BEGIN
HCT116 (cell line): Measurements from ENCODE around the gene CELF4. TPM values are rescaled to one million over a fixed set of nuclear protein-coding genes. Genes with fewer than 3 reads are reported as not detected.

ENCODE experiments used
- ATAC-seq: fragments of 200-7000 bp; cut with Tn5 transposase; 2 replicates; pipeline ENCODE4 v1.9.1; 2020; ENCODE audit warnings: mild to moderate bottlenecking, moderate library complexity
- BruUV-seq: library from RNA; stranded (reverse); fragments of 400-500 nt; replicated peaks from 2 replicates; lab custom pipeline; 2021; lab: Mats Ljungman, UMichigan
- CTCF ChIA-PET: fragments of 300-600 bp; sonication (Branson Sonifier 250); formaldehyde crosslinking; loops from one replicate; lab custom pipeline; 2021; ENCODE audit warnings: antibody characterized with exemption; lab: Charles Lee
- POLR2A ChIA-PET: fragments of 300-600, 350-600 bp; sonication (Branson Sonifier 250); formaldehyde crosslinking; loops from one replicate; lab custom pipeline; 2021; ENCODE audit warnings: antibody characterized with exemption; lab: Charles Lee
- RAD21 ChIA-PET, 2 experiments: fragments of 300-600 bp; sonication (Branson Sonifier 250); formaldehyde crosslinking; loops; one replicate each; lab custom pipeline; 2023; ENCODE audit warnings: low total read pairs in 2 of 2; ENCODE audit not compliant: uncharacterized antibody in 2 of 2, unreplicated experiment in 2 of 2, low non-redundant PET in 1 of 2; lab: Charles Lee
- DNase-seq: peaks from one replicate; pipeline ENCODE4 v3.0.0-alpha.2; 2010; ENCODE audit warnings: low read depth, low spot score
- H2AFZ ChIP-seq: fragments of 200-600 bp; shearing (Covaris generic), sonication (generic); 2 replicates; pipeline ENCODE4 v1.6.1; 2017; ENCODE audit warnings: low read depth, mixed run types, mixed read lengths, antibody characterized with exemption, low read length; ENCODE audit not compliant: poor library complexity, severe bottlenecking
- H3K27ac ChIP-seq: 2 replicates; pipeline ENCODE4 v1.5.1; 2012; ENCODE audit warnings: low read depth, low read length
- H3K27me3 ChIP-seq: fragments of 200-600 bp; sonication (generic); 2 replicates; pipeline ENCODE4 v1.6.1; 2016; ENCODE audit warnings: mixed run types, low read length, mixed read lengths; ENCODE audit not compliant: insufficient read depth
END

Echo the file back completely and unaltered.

HCT116 (cell line): Measurements from ENCODE around the gene CELF4. TPM values are rescaled to one million over a fixed set of nuclear protein-coding genes. Genes with fewer than 3 reads are reported as not detected.

ENCODE experiments used
- ATAC-seq: fragments of 200-7000 bp; cut with Tn5 transposase; 2 replicates; pipeline ENCODE4 v1.9.1; 2020; ENCODE audit warnings: mild to moderate bottlenecking, moderate library complexity
- BruUV-seq: library from RNA; stranded (reverse); fragments of 400-500 nt; replicated peaks from 2 replicates; lab custom pipeline; 2021; lab: Mats Ljungman, UMichigan
- CTCF ChIA-PET: fragments of 300-600 bp; sonication (Branson Sonifier 250); formaldehyde crosslinking; loops from one replicate; lab custom pipeline; 2021; ENCODE audit warnings: antibody characterized with exemption; lab: Charles Lee
- POLR2A ChIA-PET: fragments of 300-600, 350-600 bp; sonication (Branson Sonifier 250); formaldehyde crosslinking; loops from one replicate; lab custom pipeline; 2021; ENCODE audit warnings: antibody characterized with exemption; lab: Charles Lee
- RAD21 ChIA-PET, 2 experiments: fragments of 300-600 bp; sonication (Branson Sonifier 250); formaldehyde crosslinking; loops; one replicate each; lab custom pipeline; 2023; ENCODE audit warnings: low total read pairs in 2 of 2; ENCODE audit not compliant: uncharacterized antibody in 2 of 2, unreplicated experiment in 2 of 2, low non-redundant PET in 1 of 2; lab: Charles Lee
- DNase-seq: peaks from one replicate; pipeline ENCODE4 v3.0.0-alpha.2; 2010; ENCODE audit warnings: low read depth, low spot score
- H2AFZ ChIP-seq: fragments of 200-600 bp; shearing (Covaris generic), sonication (generic); 2 replicates; pipeline ENCODE4 v1.6.1; 2017; ENCODE audit warnings: low read depth, mixed run types, mixed read lengths, antibody characterized with exemption, low read length; ENCODE audit not compliant: poor library complexity, severe bottlenecking
- H3K27ac ChIP-seq: 2 replicates; pipeline ENCODE4 v1.5.1; 2012; ENCODE audit warnings: low read depth, low read length
- H3K27me3 ChIP-seq: fragments of 200-600 bp; sonication (generic); 2 replicates; pipeline ENCODE4 v1.6.1; 2016; ENCODE audit warnings: mixed run types, low read length, mixed read lengths; ENCODE audit not compliant: insufficient read depth